Carlo J.V. Caro writes: The alliance between the United States and Saudi Arabia has been one of the main characteristics of American foreign relations in the Middle East for the past six decades. Various presidential administrations, both Democratic and Republican, have supported this alliance unconditionally. [ …]But the truth is that the United States does not need Saudi Arabia to maintain its hegemony. […]The truth is the time has come for the US to downgrade Saudi Arabia as its main strategic partner. To fill the gap, the US can reinforce its relations with Qatar. – Jerusalem Post

Korean Peninsula

South Korean President Moon Jae-in said Tuesday that he could seek exemptions of U.N. sanctions placed on North Korea to bring about improved inter-Korean relations that he believes would help restart nuclear negotiations between Pyongyang and Washington. – Associated Press

South Korean President Moon Jae-in faced a barrage of questions about purges of prosecutors looking into corruption in his administration, in the latest sign that the scandals could weigh on upcoming national elections. – Bloomberg

South Korean President Moon Jae-in said on Tuesday it was too early to be pessimistic about stalled decentralization dialogue between the United States and North Korea, adding that Pyongyang has not yet shut the door to more talks. – Reuters


U.S. talks with China to complete a first-stage trade deal had hit an impasse around Thanksgiving, raising fears a nascent accord would collapse again—and with it, hope for a halt to the nearly two-year-old trade war. – Wall Street Journal

The U.S. Treasury Department dropped its designation of China as a currency manipulator just two days before negotiators from Beijing and Washington are set to sign the first phase of the trade deal between the two countries. – Wall Street Journal

President Trump’s trade war with Beijing reduced the U.S.’s trade deficit with China last year, although Chinese manufacturers still export far more to the U.S. than vice versa. – Wall Street Journal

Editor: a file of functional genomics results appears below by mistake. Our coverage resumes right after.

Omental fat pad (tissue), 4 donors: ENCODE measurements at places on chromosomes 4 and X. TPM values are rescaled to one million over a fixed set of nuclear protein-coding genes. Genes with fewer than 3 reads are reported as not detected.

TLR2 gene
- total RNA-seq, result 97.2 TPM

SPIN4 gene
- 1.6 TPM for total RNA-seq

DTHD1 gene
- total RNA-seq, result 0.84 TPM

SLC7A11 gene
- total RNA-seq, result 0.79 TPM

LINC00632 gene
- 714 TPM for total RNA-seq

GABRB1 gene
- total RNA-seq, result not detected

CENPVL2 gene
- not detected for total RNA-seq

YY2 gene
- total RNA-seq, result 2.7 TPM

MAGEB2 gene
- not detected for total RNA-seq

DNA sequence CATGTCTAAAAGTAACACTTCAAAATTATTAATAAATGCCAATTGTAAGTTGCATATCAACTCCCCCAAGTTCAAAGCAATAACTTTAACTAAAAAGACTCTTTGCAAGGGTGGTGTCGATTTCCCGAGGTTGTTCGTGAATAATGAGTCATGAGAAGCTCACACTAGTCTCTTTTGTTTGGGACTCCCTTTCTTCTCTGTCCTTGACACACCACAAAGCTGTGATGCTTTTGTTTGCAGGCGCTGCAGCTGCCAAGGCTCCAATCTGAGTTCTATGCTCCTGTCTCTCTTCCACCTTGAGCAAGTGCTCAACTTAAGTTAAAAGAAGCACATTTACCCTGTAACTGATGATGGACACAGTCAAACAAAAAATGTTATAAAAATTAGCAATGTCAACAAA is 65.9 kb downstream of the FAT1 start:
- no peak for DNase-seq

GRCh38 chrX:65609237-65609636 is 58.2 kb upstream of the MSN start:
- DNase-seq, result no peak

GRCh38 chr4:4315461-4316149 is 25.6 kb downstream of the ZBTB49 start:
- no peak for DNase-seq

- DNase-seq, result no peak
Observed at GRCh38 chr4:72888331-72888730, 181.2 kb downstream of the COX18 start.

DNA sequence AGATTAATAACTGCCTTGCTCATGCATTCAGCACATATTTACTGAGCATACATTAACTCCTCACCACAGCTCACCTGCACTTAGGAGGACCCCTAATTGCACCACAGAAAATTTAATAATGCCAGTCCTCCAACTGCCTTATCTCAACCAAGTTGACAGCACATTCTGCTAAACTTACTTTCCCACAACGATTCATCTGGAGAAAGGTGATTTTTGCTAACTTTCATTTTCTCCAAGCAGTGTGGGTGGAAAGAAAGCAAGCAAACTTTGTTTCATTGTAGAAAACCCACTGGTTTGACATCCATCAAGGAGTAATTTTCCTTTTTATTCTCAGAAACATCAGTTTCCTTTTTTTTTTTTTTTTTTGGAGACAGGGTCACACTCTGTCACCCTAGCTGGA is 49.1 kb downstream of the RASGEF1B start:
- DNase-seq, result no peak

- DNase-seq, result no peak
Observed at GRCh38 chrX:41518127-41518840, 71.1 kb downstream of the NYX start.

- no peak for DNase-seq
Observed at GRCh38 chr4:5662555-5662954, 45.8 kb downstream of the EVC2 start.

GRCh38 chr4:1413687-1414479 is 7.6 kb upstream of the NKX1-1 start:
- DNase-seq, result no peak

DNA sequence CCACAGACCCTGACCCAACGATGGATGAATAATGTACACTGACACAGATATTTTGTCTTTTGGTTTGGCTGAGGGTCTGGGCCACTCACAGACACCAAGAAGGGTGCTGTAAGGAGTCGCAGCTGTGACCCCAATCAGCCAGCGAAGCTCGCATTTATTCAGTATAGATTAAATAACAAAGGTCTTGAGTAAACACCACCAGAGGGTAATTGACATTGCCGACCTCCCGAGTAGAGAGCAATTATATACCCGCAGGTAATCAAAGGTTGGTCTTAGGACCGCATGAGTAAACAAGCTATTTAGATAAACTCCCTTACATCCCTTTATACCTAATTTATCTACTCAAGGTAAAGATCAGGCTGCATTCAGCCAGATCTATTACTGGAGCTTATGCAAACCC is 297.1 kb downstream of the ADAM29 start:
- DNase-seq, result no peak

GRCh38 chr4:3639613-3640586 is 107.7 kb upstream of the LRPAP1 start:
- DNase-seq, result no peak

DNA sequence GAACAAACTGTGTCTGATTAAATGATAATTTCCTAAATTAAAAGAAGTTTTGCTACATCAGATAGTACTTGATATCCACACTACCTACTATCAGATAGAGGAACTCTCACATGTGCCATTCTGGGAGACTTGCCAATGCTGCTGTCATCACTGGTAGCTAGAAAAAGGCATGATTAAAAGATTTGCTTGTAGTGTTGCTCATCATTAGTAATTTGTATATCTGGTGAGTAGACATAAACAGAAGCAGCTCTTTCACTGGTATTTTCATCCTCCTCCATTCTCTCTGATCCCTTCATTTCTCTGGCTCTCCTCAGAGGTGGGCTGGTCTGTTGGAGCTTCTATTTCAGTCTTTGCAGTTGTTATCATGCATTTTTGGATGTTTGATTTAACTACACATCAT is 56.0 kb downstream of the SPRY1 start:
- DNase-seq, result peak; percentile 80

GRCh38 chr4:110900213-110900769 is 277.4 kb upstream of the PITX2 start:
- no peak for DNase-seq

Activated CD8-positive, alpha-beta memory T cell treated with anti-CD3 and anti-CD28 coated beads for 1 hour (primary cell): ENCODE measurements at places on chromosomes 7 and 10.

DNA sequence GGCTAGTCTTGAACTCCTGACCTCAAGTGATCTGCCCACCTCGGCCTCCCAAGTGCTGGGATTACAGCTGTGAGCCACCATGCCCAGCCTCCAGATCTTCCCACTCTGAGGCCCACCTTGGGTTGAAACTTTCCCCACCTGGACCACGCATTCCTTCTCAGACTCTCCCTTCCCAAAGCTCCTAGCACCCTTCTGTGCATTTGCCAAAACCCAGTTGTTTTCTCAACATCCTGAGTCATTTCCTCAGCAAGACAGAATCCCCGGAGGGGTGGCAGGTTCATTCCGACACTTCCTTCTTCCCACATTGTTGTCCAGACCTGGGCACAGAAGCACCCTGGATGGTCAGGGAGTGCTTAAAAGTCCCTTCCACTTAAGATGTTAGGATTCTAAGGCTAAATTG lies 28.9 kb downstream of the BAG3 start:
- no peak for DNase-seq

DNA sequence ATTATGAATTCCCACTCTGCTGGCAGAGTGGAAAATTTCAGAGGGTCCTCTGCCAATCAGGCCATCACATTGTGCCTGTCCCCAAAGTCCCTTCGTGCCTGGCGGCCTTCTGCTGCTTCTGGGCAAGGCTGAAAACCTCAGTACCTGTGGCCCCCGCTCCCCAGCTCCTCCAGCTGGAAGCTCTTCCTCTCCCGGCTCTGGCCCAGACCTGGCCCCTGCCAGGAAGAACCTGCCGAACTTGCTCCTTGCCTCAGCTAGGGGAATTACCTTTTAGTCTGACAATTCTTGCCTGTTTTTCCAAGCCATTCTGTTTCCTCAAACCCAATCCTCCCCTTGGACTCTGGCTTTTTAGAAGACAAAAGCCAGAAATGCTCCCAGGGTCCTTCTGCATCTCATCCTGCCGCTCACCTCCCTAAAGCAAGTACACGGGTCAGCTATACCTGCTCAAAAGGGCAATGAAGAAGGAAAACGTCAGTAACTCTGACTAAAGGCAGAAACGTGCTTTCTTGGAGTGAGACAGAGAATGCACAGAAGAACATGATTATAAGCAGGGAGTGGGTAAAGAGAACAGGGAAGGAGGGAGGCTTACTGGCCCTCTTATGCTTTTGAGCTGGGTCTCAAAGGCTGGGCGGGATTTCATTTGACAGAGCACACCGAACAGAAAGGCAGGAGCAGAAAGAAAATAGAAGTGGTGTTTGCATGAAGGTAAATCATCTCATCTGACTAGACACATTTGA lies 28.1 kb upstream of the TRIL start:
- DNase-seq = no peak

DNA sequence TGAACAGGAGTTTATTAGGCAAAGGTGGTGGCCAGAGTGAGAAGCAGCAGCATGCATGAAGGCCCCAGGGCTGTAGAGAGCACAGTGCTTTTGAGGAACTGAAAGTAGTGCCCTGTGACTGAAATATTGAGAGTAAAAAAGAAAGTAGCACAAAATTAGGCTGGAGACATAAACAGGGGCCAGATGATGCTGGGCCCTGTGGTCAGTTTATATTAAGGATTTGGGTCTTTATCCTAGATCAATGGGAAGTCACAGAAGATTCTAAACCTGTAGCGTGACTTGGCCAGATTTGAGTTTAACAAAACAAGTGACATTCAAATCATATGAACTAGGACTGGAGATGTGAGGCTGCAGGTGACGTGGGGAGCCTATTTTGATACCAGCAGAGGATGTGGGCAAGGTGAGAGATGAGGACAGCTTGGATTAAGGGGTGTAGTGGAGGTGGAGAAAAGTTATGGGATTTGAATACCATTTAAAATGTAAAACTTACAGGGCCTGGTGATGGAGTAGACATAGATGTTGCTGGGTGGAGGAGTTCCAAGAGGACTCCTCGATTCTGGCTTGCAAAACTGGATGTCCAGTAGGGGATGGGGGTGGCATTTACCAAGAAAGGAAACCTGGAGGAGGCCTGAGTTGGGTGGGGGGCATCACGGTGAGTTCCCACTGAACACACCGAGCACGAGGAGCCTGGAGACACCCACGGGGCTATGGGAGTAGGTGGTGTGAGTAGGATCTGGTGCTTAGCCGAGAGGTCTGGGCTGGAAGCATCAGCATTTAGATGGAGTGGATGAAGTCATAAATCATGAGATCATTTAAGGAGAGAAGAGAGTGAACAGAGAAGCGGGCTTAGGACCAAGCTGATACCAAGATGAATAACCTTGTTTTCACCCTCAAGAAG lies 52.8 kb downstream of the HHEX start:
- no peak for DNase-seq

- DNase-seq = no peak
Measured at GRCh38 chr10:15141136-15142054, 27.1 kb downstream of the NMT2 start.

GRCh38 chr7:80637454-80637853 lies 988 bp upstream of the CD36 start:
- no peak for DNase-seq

China’s economy grew at its slowest rate in three decades in 2019, according to an AFP poll of economists, after a year marked by weaker domestic demand and a bruising trade war with the United States. – Agence France-Presse

Chinese diplomacy has found a new voice on Twitter — and it’s not entirely diplomatic. The communist government has recently embraced the social media platform — despite blocking it within China — deploying its foreign ministry and a growing army of diplomats to tout or defend its policies to a global audience. – Agence France-Presse

President Trump’s decision to schedule a signing ceremony Wednesday for the United States-China trade deal with negotiations still ongoing is viewed as a sign that he plans to essentially declare victory in the trade war, for now, while he faces reelection. – Washington Examiner

Separatists will “leave a stink for 10,000 years”, the Chinese government’s top diplomat said on Monday, in Beijing’s most strongly worded reaction yet to Taiwan President Tsai Ing-wen’s re-election on the back of a message of standing up to Beijing. – Reuters

Tom Rogan writes: The ground is set for the United States and China’s trade agreement Wednesday. This “phase one” of an intended two-phase deal is a win for President Trump, but one that China will work hard to undermine in the near future. […]So, yes, this trade deal is good. But U.S. red lines on intellectual property and communications infrastructure must stand firm in phase two. – Washington Examiner